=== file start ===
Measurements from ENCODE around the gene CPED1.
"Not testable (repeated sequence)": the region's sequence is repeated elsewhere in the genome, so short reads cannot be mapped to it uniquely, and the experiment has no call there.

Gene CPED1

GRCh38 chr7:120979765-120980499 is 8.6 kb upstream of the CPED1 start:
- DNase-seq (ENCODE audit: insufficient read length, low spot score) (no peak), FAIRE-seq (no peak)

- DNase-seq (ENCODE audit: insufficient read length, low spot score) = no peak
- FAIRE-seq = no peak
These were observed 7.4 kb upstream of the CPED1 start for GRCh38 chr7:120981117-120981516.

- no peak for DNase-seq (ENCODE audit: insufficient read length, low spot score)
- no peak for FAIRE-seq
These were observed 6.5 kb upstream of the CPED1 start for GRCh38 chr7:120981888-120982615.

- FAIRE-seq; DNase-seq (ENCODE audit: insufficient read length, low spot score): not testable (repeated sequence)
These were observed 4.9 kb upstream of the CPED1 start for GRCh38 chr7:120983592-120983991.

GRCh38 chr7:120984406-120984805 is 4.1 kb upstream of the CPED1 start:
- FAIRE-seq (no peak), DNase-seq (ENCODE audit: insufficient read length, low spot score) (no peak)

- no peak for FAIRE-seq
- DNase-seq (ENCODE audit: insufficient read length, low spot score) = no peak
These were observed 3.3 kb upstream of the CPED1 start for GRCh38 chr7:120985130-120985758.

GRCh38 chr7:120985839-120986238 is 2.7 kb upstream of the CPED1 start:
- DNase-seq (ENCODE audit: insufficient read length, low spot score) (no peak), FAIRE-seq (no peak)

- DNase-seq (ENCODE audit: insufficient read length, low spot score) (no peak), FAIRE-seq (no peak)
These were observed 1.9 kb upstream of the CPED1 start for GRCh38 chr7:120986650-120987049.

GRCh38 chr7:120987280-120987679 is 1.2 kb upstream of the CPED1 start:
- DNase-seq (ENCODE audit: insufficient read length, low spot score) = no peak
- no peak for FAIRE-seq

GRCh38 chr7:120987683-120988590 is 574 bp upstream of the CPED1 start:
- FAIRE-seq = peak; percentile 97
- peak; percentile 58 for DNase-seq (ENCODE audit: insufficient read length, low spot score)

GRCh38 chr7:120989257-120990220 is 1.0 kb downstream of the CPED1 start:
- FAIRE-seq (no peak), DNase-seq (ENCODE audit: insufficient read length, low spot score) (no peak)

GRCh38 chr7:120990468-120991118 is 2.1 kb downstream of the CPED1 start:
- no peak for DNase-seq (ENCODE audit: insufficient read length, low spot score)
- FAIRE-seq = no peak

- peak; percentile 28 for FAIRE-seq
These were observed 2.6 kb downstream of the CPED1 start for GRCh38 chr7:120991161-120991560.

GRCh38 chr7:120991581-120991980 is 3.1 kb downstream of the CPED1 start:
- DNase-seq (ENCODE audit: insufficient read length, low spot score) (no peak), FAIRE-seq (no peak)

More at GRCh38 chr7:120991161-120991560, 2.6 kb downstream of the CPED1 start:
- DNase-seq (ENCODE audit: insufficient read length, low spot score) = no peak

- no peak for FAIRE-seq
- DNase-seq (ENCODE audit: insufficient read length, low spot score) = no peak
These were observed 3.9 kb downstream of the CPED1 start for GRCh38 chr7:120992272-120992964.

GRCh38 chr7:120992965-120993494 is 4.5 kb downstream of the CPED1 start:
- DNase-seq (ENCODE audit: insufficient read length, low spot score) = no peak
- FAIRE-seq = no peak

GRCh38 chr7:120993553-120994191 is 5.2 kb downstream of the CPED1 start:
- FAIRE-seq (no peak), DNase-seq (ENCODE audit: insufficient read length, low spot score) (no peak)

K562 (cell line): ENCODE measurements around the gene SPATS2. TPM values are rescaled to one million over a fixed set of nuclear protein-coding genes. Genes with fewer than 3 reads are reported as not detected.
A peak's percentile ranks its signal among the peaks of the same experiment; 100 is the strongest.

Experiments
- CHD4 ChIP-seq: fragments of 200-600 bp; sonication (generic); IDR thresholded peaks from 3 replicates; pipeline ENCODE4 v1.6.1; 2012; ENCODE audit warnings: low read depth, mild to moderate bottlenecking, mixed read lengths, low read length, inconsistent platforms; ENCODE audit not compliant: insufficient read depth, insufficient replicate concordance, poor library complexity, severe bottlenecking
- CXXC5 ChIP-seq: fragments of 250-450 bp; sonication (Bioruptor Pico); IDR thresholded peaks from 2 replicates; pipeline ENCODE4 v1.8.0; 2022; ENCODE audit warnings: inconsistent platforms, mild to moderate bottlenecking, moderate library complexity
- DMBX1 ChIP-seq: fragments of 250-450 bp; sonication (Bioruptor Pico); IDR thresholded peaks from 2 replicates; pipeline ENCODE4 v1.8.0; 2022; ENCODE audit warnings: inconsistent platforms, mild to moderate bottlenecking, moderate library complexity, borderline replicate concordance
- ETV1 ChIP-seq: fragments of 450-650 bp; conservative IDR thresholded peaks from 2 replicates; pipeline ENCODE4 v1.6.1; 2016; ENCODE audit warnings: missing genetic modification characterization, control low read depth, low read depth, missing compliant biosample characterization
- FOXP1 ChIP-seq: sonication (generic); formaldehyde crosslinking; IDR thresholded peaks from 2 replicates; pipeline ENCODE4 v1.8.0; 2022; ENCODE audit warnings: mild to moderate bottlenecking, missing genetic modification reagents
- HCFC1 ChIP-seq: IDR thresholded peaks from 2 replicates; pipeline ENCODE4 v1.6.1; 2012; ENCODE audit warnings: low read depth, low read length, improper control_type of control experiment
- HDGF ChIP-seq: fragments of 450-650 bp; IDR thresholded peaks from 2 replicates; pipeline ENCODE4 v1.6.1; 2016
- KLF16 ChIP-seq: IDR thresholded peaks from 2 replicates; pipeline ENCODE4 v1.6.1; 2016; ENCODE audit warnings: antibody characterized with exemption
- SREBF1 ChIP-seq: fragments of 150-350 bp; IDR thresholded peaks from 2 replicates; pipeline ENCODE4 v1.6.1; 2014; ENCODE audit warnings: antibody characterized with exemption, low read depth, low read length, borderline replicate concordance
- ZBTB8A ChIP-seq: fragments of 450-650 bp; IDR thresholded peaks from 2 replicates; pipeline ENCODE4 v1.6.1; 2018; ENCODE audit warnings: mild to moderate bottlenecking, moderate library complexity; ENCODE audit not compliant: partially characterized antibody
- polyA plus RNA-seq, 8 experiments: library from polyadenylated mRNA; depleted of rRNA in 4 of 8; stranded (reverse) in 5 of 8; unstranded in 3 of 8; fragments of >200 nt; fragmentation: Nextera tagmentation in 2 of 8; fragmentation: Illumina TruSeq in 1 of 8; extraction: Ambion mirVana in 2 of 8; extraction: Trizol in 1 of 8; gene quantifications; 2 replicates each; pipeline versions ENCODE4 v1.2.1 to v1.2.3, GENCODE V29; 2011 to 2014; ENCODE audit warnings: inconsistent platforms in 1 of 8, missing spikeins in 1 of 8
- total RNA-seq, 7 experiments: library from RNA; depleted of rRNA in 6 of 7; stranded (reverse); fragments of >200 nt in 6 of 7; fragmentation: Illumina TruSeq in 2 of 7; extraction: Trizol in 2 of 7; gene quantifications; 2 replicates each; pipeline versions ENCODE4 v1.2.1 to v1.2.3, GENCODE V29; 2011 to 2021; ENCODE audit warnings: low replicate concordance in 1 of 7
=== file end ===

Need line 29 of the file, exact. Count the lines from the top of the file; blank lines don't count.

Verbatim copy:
GRCh38 chr7:120989257-120990220 is 1.0 kb downstream of the CPED1 start: